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  #10  
Old 07-21-2008, 03:46 PM
CookingWithGas CookingWithGas is offline
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I generally have good luck and no scratching with SofScrub, but your issue sounds like it might be a little too tough for that.
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  #11  
Old 07-21-2008, 04:04 PM
dactylic hexameter dactylic hexameter is offline
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Pour some ammonia on it. Let it sit for a while. Wipe it off. I personally hate the smell/fumes from ammonia, and thus use it rarely, but it works so well I can't give it up..........
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  #12  
Old 07-21-2008, 04:14 PM
thirdwarning thirdwarning is offline
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Will those work as well on nonstick cookware? I sprayed a couple of my cookie sheets to do calzones this weekend and the grease baked on where it wasn't covered. Scrubbing worked somewhat, but it still needs work.
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  #13  
Old 07-21-2008, 04:20 PM
Khadaji Khadaji is offline
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Quote:
Originally Posted by thirdwarning
Will those work as well on nonstick cookware? I sprayed a couple of my cookie sheets to do calzones this weekend and the grease baked on where it wasn't covered. Scrubbing worked somewhat, but it still needs work.
Before I posted I googled 'baked on grease' and got a lot of sites telling me how to clean pans. Here was one:

Quote:
o remove baked on grease after cooking, place a fabric softener sheet - bounce, fleecy, etc. - into the pan with a bit of water. Soak over nite and voila! The next morning wipe with the sheet and it all comes off with no scrubbing.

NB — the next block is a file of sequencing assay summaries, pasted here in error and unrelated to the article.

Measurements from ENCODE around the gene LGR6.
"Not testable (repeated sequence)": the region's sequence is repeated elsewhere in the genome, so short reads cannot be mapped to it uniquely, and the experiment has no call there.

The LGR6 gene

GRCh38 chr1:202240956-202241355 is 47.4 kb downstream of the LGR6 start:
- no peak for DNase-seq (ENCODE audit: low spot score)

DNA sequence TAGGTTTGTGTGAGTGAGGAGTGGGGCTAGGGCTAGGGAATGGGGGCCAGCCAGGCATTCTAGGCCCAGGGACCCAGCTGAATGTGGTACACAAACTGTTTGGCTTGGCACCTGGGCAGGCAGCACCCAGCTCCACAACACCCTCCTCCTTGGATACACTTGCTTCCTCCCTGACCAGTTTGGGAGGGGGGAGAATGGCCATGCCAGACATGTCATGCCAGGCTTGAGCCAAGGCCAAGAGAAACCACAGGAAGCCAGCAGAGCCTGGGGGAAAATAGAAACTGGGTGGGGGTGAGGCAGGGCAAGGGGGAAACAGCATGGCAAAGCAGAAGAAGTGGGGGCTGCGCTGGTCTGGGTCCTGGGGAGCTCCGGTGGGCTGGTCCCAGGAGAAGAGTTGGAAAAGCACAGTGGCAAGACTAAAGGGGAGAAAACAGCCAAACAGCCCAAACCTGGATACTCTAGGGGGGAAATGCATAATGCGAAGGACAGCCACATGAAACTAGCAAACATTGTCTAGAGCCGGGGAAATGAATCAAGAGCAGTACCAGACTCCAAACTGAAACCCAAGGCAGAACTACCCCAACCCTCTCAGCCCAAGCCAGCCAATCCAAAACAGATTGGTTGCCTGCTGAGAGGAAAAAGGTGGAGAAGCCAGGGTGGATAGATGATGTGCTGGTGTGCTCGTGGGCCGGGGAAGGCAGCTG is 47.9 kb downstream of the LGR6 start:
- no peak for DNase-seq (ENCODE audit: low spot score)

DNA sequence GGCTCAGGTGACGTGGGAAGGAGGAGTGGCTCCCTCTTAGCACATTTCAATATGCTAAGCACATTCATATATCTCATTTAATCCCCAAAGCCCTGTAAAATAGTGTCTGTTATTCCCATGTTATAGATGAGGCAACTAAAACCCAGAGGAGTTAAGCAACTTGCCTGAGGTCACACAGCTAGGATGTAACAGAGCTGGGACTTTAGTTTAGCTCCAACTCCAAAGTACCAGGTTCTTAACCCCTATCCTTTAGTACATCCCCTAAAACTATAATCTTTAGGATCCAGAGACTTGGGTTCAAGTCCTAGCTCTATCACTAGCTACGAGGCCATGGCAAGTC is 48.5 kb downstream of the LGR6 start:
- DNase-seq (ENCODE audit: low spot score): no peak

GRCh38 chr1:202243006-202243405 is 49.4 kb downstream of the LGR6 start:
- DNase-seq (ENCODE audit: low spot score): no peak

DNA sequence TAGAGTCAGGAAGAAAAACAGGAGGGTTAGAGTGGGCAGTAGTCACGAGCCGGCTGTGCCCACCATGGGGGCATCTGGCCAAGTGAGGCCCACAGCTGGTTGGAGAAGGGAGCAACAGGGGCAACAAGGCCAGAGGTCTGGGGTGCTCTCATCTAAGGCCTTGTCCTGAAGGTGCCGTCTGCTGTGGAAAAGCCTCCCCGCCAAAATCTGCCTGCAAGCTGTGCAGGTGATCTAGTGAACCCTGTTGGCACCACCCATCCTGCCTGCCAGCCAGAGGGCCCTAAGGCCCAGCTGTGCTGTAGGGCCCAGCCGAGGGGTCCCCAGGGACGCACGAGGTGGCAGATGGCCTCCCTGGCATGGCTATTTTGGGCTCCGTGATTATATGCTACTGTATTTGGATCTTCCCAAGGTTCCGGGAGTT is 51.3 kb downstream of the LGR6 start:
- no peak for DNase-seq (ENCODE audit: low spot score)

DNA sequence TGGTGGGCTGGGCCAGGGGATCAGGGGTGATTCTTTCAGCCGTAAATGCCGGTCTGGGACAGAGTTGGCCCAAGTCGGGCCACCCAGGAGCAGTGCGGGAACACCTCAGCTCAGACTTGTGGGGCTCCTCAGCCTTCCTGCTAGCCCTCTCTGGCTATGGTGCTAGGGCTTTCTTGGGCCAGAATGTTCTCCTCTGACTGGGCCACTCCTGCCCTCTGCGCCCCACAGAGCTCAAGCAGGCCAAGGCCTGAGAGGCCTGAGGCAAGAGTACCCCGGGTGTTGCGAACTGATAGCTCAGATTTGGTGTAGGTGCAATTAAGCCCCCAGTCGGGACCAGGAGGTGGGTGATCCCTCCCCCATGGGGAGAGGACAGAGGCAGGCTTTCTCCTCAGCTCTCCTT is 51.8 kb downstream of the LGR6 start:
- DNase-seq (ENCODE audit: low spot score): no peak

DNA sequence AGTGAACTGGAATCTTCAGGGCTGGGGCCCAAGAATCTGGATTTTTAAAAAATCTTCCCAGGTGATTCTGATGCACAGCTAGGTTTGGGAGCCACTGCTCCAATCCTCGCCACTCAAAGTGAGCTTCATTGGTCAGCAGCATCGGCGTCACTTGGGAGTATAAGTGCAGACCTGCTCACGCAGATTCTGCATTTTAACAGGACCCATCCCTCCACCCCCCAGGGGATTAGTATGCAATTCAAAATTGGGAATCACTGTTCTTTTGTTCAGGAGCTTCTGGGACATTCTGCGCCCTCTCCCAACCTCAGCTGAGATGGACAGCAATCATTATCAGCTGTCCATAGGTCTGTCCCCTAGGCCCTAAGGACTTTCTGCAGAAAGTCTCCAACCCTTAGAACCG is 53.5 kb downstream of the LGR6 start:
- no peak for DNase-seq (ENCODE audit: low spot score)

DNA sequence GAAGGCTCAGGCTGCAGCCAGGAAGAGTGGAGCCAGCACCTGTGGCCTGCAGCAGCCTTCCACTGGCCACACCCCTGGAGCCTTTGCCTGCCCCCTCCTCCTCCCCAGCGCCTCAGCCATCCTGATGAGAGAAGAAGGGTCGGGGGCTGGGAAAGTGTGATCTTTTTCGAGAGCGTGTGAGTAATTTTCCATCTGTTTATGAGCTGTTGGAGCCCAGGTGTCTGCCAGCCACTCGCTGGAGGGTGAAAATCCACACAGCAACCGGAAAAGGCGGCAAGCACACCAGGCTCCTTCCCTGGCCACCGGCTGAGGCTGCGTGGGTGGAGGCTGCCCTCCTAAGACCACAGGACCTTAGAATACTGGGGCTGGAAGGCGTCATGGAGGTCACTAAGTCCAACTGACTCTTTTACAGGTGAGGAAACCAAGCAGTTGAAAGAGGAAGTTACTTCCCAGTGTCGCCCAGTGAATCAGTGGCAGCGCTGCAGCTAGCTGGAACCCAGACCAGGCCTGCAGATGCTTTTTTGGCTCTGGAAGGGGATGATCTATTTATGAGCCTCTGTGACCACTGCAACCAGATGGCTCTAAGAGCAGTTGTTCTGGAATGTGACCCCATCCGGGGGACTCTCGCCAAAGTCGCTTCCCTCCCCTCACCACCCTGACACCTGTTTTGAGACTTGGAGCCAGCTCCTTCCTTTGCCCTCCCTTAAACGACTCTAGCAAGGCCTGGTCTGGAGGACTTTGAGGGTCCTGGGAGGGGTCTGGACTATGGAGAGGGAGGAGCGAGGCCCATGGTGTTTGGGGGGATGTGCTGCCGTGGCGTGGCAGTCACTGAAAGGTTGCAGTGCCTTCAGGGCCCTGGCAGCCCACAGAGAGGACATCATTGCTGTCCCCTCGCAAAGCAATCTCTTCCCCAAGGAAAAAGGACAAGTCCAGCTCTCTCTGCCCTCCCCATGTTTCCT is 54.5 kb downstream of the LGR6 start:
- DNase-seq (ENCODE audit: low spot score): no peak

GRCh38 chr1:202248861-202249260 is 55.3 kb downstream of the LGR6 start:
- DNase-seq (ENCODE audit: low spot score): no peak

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  #14  
Old 07-21-2008, 08:49 PM
GilaB GilaB is offline
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I've found the dryer sheet tip to be only marginally useful, at least with soaking my crock pot liner.
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  #15  
Old 07-21-2008, 09:16 PM
Dangerosa Dangerosa is offline
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Quote:
Originally Posted by Annie-Xmas
Go to the laundry section and buy some Washing Soda. Make a paste with water, spread it on, let it sit a couple of hours, wipe off.

Problem solved. Washing Soda is cheap, green, and cuts through baked on grease if you give it time to work.
I hear washing soda is superior to baking soda, but if you don't have it handy (it can be hard to find in parts of the country, I haven't found it here), the same paste trick with baking soda can be a miracle worker.

Also, if you have still greasy grease, straight Dawn and boiling water.
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  #16  
Old 07-21-2008, 09:39 PM
GingerOfTheNorth GingerOfTheNorth is offline
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There is a product called Easy Off Fume Free Max. I use it. I pass out from regular Easy Off, but this is fine.
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  #17  
Old 07-23-2008, 01:59 PM
Khadaji Khadaji is offline
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Thanks for all the replies! I have decided to first give Easy Off Fume Free Max a try, since it seemed to me to have a high likelihood of needing the least amount of work from me...

But I've saved the link in case I have to try the other solutions.